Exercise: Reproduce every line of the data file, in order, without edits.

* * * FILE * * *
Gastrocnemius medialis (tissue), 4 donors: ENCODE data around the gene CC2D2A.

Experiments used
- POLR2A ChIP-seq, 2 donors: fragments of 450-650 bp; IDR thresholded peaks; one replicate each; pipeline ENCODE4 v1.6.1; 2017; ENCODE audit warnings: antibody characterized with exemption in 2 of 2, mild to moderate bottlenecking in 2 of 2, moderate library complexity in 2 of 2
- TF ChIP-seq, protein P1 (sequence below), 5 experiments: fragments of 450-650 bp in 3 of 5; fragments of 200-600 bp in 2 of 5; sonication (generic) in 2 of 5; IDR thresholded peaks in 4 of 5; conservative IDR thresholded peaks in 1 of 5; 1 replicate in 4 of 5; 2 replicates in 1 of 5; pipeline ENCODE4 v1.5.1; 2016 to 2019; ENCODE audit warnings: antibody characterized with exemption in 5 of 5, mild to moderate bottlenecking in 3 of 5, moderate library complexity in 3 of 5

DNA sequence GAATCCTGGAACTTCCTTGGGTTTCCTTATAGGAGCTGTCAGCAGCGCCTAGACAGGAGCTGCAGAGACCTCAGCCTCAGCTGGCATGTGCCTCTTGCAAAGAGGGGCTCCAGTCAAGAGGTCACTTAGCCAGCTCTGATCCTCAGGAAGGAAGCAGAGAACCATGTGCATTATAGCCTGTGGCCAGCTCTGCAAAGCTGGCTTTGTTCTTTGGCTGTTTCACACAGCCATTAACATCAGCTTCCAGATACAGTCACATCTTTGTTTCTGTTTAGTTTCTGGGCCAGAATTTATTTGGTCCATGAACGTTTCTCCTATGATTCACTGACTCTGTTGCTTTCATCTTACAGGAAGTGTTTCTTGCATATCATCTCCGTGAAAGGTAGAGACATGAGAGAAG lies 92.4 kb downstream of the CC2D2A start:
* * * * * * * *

Gastrocnemius medialis (tissue), 4 donors: ENCODE data around the gene CC2D2A.

Experiments used
- POLR2A ChIP-seq, 2 donors: fragments of 450-650 bp; IDR thresholded peaks; one replicate each; pipeline ENCODE4 v1.6.1; 2017; ENCODE audit warnings: antibody characterized with exemption in 2 of 2, mild to moderate bottlenecking in 2 of 2, moderate library complexity in 2 of 2
- TF ChIP-seq, protein P1 (sequence below), 5 experiments: fragments of 450-650 bp in 3 of 5; fragments of 200-600 bp in 2 of 5; sonication (generic) in 2 of 5; IDR thresholded peaks in 4 of 5; conservative IDR thresholded peaks in 1 of 5; 1 replicate in 4 of 5; 2 replicates in 1 of 5; pipeline ENCODE4 v1.5.1; 2016 to 2019; ENCODE audit warnings: antibody characterized with exemption in 5 of 5, mild to moderate bottlenecking in 3 of 5, moderate library complexity in 3 of 5

DNA sequence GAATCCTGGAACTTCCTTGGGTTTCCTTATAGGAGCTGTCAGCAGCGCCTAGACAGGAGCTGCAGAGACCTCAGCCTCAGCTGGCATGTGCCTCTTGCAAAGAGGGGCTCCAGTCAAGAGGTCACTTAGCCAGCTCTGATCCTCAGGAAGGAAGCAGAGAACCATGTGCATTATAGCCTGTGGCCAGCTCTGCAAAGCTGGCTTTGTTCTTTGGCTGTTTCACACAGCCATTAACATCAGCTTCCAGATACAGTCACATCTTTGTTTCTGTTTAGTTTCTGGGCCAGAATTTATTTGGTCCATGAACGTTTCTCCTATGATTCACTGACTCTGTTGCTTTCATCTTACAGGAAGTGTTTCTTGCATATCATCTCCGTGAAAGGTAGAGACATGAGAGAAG lies 92.4 kb downstream of the CC2D2A start: